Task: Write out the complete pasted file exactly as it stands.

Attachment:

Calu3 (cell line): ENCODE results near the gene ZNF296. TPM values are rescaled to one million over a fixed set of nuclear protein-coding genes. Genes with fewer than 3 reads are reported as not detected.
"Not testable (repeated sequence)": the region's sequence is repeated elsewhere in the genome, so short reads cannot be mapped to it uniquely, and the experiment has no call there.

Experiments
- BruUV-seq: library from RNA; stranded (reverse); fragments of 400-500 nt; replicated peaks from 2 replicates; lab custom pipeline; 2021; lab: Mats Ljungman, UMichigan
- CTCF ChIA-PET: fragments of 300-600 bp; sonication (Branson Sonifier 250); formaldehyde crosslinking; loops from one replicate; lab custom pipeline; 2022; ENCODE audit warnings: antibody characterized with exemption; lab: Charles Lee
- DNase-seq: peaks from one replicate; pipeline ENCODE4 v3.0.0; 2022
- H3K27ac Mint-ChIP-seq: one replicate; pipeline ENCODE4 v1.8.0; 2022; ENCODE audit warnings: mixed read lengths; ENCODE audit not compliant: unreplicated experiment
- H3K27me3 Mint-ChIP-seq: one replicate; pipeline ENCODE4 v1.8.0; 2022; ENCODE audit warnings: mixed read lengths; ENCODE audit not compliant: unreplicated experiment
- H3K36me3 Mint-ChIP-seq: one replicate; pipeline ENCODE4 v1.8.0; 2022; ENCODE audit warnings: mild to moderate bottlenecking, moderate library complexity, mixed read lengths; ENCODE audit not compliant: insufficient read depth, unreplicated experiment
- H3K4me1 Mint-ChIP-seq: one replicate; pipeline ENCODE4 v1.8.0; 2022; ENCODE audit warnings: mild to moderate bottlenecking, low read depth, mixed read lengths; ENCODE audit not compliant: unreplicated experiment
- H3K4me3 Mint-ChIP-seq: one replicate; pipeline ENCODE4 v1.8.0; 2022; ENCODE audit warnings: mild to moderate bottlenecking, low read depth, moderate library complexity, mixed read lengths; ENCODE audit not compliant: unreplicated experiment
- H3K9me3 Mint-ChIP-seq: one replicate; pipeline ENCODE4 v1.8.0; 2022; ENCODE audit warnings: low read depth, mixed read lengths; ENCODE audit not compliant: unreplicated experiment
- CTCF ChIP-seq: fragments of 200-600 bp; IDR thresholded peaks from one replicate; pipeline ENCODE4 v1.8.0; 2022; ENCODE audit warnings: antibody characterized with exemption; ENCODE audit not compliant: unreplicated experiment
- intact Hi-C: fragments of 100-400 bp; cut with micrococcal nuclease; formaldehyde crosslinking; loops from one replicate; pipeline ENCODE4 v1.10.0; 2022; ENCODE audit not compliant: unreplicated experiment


Calu3 (cell line): ENCODE results near the gene ZNF296. TPM values are rescaled to one million over a fixed set of nuclear protein-coding genes. Genes with fewer than 3 reads are reported as not detected.
"Not testable (repeated sequence)": the region's sequence is repeated elsewhere in the genome, so short reads cannot be mapped to it uniquely, and the experiment has no call there.

Experiments
- BruUV-seq: library from RNA; stranded (reverse); fragments of 400-500 nt; replicated peaks from 2 replicates; lab custom pipeline; 2021; lab: Mats Ljungman, UMichigan
- CTCF ChIA-PET: fragments of 300-600 bp; sonication (Branson Sonifier 250); formaldehyde crosslinking; loops from one replicate; lab custom pipeline; 2022; ENCODE audit warnings: antibody characterized with exemption; lab: Charles Lee
- DNase-seq: peaks from one replicate; pipeline ENCODE4 v3.0.0; 2022
- H3K27ac Mint-ChIP-seq: one replicate; pipeline ENCODE4 v1.8.0; 2022; ENCODE audit warnings: mixed read lengths; ENCODE audit not compliant: unreplicated experiment
- H3K27me3 Mint-ChIP-seq: one replicate; pipeline ENCODE4 v1.8.0; 2022; ENCODE audit warnings: mixed read lengths; ENCODE audit not compliant: unreplicated experiment
- H3K36me3 Mint-ChIP-seq: one replicate; pipeline ENCODE4 v1.8.0; 2022; ENCODE audit warnings: mild to moderate bottlenecking, moderate library complexity, mixed read lengths; ENCODE audit not compliant: insufficient read depth, unreplicated experiment
- H3K4me1 Mint-ChIP-seq: one replicate; pipeline ENCODE4 v1.8.0; 2022; ENCODE audit warnings: mild to moderate bottlenecking, low read depth, mixed read lengths; ENCODE audit not compliant: unreplicated experiment
- H3K4me3 Mint-ChIP-seq: one replicate; pipeline ENCODE4 v1.8.0; 2022; ENCODE audit warnings: mild to moderate bottlenecking, low read depth, moderate library complexity, mixed read lengths; ENCODE audit not compliant: unreplicated experiment
- H3K9me3 Mint-ChIP-seq: one replicate; pipeline ENCODE4 v1.8.0; 2022; ENCODE audit warnings: low read depth, mixed read lengths; ENCODE audit not compliant: unreplicated experiment
- CTCF ChIP-seq: fragments of 200-600 bp; IDR thresholded peaks from one replicate; pipeline ENCODE4 v1.8.0; 2022; ENCODE audit warnings: antibody characterized with exemption; ENCODE audit not compliant: unreplicated experiment
- intact Hi-C: fragments of 100-400 bp; cut with micrococcal nuclease; formaldehyde crosslinking; loops from one replicate; pipeline ENCODE4 v1.10.0; 2022; ENCODE audit not compliant: unreplicated experiment